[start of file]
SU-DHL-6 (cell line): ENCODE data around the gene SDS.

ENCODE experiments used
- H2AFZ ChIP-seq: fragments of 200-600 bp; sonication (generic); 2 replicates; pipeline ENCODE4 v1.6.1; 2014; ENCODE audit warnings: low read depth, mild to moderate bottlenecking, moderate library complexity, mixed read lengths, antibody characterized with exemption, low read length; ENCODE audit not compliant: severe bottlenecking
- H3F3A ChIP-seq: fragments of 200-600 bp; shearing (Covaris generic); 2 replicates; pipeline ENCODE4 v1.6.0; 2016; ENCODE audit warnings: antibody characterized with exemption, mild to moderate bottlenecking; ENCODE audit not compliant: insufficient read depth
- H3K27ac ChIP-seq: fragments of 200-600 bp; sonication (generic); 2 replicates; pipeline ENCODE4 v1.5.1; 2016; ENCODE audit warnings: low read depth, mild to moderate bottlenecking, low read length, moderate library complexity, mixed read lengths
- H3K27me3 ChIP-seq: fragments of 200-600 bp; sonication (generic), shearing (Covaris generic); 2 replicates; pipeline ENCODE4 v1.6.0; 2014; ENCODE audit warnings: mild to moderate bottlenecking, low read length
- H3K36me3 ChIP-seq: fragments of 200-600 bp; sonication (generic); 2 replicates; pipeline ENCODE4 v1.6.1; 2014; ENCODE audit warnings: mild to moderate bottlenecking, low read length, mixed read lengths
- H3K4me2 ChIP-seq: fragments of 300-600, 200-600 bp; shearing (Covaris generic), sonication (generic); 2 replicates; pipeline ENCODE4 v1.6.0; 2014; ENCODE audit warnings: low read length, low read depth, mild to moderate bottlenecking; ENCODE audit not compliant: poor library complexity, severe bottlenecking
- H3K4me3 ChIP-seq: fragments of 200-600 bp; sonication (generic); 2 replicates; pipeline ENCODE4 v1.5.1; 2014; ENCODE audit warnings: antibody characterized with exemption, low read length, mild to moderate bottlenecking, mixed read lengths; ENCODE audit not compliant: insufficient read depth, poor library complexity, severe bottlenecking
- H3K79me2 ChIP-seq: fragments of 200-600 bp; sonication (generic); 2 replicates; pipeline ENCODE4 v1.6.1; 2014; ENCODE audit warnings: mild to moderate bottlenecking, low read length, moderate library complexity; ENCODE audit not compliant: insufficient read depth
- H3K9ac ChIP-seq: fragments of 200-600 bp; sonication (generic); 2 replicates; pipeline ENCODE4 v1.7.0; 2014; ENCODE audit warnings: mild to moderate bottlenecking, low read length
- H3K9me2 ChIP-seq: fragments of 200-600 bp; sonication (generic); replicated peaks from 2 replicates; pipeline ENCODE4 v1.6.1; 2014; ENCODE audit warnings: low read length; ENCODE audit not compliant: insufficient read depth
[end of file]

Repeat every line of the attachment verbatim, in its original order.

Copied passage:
SU-DHL-6 (cell line): ENCODE data around the gene SDS.

ENCODE experiments used
- H2AFZ ChIP-seq: fragments of 200-600 bp; sonication (generic); 2 replicates; pipeline ENCODE4 v1.6.1; 2014; ENCODE audit warnings: low read depth, mild to moderate bottlenecking, moderate library complexity, mixed read lengths, antibody characterized with exemption, low read length; ENCODE audit not compliant: severe bottlenecking
- H3F3A ChIP-seq: fragments of 200-600 bp; shearing (Covaris generic); 2 replicates; pipeline ENCODE4 v1.6.0; 2016; ENCODE audit warnings: antibody characterized with exemption, mild to moderate bottlenecking; ENCODE audit not compliant: insufficient read depth
- H3K27ac ChIP-seq: fragments of 200-600 bp; sonication (generic); 2 replicates; pipeline ENCODE4 v1.5.1; 2016; ENCODE audit warnings: low read depth, mild to moderate bottlenecking, low read length, moderate library complexity, mixed read lengths
- H3K27me3 ChIP-seq: fragments of 200-600 bp; sonication (generic), shearing (Covaris generic); 2 replicates; pipeline ENCODE4 v1.6.0; 2014; ENCODE audit warnings: mild to moderate bottlenecking, low read length
- H3K36me3 ChIP-seq: fragments of 200-600 bp; sonication (generic); 2 replicates; pipeline ENCODE4 v1.6.1; 2014; ENCODE audit warnings: mild to moderate bottlenecking, low read length, mixed read lengths
- H3K4me2 ChIP-seq: fragments of 300-600, 200-600 bp; shearing (Covaris generic), sonication (generic); 2 replicates; pipeline ENCODE4 v1.6.0; 2014; ENCODE audit warnings: low read length, low read depth, mild to moderate bottlenecking; ENCODE audit not compliant: poor library complexity, severe bottlenecking
- H3K4me3 ChIP-seq: fragments of 200-600 bp; sonication (generic); 2 replicates; pipeline ENCODE4 v1.5.1; 2014; ENCODE audit warnings: antibody characterized with exemption, low read length, mild to moderate bottlenecking, mixed read lengths; ENCODE audit not compliant: insufficient read depth, poor library complexity, severe bottlenecking
- H3K79me2 ChIP-seq: fragments of 200-600 bp; sonication (generic); 2 replicates; pipeline ENCODE4 v1.6.1; 2014; ENCODE audit warnings: mild to moderate bottlenecking, low read length, moderate library complexity; ENCODE audit not compliant: insufficient read depth
- H3K9ac ChIP-seq: fragments of 200-600 bp; sonication (generic); 2 replicates; pipeline ENCODE4 v1.7.0; 2014; ENCODE audit warnings: mild to moderate bottlenecking, low read length
- H3K9me2 ChIP-seq: fragments of 200-600 bp; sonication (generic); replicated peaks from 2 replicates; pipeline ENCODE4 v1.6.1; 2014; ENCODE audit warnings: low read length; ENCODE audit not compliant: insufficient read depth